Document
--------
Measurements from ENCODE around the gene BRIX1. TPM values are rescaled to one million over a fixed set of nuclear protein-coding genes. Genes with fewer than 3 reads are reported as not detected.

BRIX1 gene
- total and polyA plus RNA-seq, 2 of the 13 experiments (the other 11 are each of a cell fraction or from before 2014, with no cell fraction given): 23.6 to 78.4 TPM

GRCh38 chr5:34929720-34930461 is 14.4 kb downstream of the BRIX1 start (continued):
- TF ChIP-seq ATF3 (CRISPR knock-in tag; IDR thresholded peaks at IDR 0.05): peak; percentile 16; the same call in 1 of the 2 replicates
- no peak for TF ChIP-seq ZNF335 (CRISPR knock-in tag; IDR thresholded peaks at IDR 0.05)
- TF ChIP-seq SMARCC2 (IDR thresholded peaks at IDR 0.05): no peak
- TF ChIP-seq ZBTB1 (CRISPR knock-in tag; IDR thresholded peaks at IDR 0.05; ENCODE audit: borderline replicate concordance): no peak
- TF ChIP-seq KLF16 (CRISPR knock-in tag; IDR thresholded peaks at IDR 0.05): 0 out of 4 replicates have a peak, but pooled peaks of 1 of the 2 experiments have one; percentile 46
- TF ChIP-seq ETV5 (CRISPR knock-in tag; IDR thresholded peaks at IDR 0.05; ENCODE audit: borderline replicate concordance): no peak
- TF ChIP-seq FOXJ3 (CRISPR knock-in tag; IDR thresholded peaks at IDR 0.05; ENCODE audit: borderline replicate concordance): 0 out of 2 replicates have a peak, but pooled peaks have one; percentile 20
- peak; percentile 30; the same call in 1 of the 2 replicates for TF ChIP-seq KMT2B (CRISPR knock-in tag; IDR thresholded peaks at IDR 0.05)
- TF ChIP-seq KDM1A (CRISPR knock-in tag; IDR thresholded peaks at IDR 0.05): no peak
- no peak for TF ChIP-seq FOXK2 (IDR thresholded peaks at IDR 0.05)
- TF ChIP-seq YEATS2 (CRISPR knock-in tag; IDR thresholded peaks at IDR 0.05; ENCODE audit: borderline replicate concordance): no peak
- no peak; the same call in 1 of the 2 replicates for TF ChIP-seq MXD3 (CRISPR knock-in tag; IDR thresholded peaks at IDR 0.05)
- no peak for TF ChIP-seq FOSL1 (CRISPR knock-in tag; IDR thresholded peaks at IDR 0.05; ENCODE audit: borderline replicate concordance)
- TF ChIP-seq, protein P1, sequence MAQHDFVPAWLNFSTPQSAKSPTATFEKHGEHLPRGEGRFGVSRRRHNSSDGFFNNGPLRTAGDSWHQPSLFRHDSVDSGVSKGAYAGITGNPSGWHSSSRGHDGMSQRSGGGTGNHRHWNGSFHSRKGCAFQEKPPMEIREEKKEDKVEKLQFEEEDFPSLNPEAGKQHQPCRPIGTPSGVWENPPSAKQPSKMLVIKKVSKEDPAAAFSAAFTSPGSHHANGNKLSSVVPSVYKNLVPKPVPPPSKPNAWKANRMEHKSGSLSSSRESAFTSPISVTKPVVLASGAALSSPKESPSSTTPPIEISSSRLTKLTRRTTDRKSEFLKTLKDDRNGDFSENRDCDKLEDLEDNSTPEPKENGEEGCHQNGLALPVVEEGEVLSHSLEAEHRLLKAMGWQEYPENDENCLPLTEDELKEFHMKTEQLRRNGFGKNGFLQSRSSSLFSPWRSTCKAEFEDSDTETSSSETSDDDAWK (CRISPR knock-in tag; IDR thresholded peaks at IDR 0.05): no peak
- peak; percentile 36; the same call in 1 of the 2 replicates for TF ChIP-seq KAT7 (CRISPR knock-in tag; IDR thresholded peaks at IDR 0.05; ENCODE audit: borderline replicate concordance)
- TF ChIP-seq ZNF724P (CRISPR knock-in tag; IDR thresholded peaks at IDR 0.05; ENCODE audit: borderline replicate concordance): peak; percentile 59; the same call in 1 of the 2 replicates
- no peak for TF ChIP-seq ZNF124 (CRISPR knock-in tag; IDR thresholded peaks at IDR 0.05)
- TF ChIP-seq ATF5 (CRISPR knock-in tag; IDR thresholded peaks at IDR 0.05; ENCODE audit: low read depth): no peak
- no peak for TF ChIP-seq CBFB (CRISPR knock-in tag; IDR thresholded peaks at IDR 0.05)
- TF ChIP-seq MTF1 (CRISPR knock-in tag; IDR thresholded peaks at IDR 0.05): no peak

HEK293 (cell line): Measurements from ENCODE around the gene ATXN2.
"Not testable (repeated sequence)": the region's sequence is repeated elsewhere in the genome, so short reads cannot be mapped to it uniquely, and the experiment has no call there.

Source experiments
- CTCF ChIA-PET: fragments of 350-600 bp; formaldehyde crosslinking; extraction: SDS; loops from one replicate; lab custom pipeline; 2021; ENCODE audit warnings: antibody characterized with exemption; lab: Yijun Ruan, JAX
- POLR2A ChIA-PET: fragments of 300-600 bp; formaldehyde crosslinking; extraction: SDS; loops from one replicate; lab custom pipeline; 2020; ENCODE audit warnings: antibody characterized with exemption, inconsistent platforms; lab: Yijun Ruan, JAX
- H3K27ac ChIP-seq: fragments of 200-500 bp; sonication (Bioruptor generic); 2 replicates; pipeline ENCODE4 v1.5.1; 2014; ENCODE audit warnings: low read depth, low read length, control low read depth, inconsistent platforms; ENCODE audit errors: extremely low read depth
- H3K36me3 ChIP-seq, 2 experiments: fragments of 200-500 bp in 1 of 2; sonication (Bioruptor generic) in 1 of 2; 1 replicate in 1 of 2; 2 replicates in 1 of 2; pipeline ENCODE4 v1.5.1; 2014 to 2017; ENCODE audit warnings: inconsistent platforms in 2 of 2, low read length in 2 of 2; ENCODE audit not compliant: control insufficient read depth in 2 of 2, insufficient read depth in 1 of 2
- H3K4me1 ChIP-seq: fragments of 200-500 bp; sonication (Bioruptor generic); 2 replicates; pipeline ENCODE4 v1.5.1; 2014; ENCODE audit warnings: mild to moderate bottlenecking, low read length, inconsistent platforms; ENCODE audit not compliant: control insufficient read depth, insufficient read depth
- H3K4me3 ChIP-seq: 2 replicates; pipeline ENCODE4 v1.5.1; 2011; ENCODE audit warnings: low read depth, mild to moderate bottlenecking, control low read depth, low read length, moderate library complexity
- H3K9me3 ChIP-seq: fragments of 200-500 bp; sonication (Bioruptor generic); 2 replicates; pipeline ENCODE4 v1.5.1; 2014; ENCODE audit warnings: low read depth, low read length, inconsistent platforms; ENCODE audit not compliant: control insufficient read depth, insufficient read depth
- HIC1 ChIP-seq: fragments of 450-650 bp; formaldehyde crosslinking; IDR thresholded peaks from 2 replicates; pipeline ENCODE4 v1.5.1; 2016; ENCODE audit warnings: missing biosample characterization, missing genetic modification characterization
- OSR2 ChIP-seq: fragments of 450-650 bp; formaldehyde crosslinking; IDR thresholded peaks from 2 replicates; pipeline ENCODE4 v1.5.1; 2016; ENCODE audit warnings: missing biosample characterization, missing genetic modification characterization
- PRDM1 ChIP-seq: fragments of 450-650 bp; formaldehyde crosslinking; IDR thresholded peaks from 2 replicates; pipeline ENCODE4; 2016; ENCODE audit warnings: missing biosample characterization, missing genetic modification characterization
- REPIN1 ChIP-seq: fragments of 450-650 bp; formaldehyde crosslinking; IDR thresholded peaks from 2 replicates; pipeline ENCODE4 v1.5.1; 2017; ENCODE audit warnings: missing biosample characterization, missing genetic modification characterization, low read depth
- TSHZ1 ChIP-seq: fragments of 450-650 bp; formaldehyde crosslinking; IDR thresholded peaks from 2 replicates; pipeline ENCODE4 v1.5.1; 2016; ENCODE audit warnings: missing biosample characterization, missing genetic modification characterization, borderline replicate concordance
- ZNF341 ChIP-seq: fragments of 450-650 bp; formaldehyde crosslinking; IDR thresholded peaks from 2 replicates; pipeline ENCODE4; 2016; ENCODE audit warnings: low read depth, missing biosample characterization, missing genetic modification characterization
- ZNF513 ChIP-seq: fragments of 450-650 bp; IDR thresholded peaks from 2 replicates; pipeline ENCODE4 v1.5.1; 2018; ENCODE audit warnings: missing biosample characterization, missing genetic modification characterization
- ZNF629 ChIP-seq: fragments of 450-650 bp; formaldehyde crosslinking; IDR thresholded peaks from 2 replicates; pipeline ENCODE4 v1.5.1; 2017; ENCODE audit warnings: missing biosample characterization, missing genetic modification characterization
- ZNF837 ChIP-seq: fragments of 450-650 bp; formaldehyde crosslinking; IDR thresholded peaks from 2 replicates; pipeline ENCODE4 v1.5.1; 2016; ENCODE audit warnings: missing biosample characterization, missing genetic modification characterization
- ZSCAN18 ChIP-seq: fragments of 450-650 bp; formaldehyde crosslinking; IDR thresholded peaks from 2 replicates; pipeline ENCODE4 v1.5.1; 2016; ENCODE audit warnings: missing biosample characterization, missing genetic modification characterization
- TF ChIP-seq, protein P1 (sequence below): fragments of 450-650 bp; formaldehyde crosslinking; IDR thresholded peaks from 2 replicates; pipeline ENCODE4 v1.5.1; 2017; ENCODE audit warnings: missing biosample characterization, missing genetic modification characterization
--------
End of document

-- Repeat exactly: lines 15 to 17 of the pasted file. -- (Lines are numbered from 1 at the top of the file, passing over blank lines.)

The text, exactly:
- TF ChIP-seq YEATS2 (CRISPR knock-in tag; IDR thresholded peaks at IDR 0.05; ENCODE audit: borderline replicate concordance): no peak
- no peak; the same call in 1 of the 2 replicates for TF ChIP-seq MXD3 (CRISPR knock-in tag; IDR thresholded peaks at IDR 0.05)
- no peak for TF ChIP-seq FOSL1 (CRISPR knock-in tag; IDR thresholded peaks at IDR 0.05; ENCODE audit: borderline replicate concordance)